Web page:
The question of class – and the supposed dissolution of class-structure – should be relocated into this context. The thesis of the levelling middle-classes (as we find it with reference to James Burnham and Helmut Schelsky)[5] is carrying far – and is conceptually also underlying many debates on precarisation. According to the latter we find – in short – as one of the main features of current developments the lack of stability and security as a ‘phenomenon’ that is increasingly emerging as progressively ‘moving to the centre of society’. At first glance this is surely the case and an increasingly worrying issue. However, should we stop here? Or should we move on[6] to the thesis of ‘proletarisation’? In social science relations are too often reduced to … relations, not acknowledging the relational character. The concept of relationality cannot be discussed in full length, but one of its implications has to be highlighted – one that is also in Marxist class theory not sufficiently considered. Of course, we find at the centre the issue of the property of means of production and, taking it in a wider understanding – the control over the means of production.[7] One important, though underexposed, socio-economic aspect of this is a complex dialectic of inclusion, externalisation and exclusion – a topic that has been developed in the political perspective by Antonio Gramsci and Nicos Poulantzas though.


Taking up on such economic perspective brings us to the second aspect, where we are talking about the importance of emphasising the fact that inclusion and exclusion go hand in hand not as matter of being alternatives and not as matter of different spaces or groups. Leaving ‘peripheral’ and ‘niche aspects’ aside, the fundamental pattern is characterised by the fact on overall inclusionary character of development that not only creates new arrays of exclusion but – beyond this fact – depends on its ‘internal exclusion’. The mechanism is well-known from the making of the working class, which is based in the double freedom: disposition of other the labour power and lack of disposition of any alternative commodity for sale than exactly the labour power – Marx elaborated this in chapter 6 of the first volume of Capital.[8] We can formulate this in another way – from the side of a specific sort of ‘externalisation’: In order to be able to externalise executing own labour, by employing workers, it is necessary to grant the same bourgeois rights to the worker, making him/her bearer of the same individual rights. This is the continuation and completion of the bourgeois revolution against the feudal system of which Frederick Engels characterised the first stage by writing that the first needed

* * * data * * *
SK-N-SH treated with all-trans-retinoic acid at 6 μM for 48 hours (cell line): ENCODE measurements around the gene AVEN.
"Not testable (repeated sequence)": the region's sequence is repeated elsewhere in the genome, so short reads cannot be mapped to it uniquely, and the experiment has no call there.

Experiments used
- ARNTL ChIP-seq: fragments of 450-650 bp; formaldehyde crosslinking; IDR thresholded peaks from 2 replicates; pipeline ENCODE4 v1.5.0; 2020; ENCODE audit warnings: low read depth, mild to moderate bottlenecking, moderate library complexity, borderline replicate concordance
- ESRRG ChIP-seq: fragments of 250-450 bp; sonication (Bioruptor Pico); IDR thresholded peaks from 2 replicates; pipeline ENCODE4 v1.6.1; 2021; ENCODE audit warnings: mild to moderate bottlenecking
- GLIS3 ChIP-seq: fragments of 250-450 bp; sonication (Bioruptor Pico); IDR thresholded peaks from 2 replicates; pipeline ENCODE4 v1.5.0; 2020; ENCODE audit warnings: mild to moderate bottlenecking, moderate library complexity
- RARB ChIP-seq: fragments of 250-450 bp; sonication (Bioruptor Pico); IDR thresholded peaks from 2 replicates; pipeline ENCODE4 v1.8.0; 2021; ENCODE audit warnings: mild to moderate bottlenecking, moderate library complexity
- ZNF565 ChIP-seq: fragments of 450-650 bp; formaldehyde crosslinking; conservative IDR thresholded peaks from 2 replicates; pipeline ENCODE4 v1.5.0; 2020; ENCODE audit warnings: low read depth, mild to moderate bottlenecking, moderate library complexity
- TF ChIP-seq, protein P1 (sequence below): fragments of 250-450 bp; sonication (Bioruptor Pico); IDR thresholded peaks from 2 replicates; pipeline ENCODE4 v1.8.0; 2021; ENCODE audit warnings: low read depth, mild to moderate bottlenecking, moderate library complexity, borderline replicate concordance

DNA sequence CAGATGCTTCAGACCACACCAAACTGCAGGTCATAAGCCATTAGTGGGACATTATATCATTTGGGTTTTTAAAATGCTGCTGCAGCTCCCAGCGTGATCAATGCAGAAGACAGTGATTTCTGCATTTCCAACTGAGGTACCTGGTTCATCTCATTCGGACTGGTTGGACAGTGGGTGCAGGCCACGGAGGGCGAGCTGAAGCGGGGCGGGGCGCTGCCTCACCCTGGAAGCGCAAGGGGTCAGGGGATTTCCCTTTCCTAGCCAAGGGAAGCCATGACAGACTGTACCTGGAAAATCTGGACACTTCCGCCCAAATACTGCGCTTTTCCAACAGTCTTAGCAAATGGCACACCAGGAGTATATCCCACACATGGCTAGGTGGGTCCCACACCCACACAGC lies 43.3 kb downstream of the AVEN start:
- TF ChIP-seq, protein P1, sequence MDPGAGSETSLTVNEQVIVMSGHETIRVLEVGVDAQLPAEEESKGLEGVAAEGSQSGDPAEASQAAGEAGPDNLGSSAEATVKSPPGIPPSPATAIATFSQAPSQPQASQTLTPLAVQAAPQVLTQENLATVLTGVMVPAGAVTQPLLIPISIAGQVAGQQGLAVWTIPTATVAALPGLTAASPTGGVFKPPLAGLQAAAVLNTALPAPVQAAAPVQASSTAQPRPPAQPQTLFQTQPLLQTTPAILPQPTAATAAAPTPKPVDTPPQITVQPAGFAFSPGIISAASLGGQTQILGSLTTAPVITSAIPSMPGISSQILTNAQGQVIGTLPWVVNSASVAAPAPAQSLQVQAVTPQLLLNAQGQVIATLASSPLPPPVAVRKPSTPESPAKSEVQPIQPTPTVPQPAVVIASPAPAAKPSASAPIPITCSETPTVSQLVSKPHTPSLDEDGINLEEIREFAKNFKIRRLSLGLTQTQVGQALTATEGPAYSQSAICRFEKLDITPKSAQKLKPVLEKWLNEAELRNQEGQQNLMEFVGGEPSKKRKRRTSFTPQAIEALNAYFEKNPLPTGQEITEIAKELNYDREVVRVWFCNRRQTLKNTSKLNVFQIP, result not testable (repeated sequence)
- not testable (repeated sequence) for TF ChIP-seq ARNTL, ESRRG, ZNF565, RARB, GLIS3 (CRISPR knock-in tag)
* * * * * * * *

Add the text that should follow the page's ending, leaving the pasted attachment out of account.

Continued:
the kingdom of free competition, of personal liberty, of the equality, before the law, of all commodity owners.[9]

This means that “Power Relations” as matter of “’Exclusive Inclusion” – as I attempted in the chapter under this tile, writing about precarity – are thus at the centre of attention.[10]

As much as ‘neo-liberalism’ emphasises the need of open markets, and unregulated free-trade we have to acknowledge that this is indeed a strategy of such exclusive inclusion. The fact that this takes place and shape under conditions of a multilayered system: within nations (understood as national economies as captured by the German term of the ‘Nationalökonomie’), within regions (as we can see it for instance in the systematic perihperalisation of the Mediterranean belt of the European Union and globally as attempt to codify the wider centre-periphery-relationship by the Trade Agreements (e.g. TTIPP, TPP, TISA …). To make things a bit clearer – though seemingly more complicated – these three layers (spatiality) are going hand in hand with at least temporality (“pay tomorrow”), substantiality (“pay in another currency”, as for instance expressed in the relationship growth-environment) and not least sociality (“let others pay” – social classes and stratification).

What for instance Jeremy Riffkin and Paul Mason discuss as ‘overcoming capitalism’ – the one by prefiguring the The Zero Marginal Cost Society, the other by directly stating that The End of Capitalism has begun, suggesting for some as Thomas L. Friedman that The World is Flat, is surely not a straightforward process – and it would be foolish to reject what is said. And it would be equally foolish to solely continue by criticising the existing patterns. This said, does not mean to deny the need starkly uncover the old questions and to actually look at current escalations. However, it does mean to see this not simply as escalation of the system crisis (which it is though). Important is to see these developments as part of the overall renegotiation of “ins and outs”. But it means to emphasise that the development is not about exclusion alone. Instead – looking at Brexit and especially Califrexit clearly shows it – leaving is about allowing to stay. Califrexit is a project aiming on securing privileges, not a project against the ultra-conservatism of the future Trump-system. Thus we read in the mentioned Telesur-article

“In our view, the United States of America represents so many things that conflict with Californian values, and our continued statehood means California will continue subsidizing the other states to our own detriment and the the detriment of your children,” said Independence group “Yes California” on its website.

Yes California argues that the state’s population and economy, the sixth biggest in the world, “compares and competes with countries, not just the 49 other states.” The group claims that a split will give the state more control over its trade, security, as well as support diversity and the environment. It is pushing for a vote on the issue in 2019.

Understandable … ? To get a clearer picture we may want to dare a closer look at this ‘sixth biggest in the world’, presenting itself as luxurious, as egalitarian, as open:

This egalitarian style can clash with the Valley’s reality of extreme income polarization. ‘Many tech companies solved this problem by having the lowest-paid workers not actually be employees. They’re contracted out’, Schmidt explained. ‘We can treat them differently, because we don’t really hire them. The person who’s cleaning the bathroom is not exactly the same sort of person.’[11]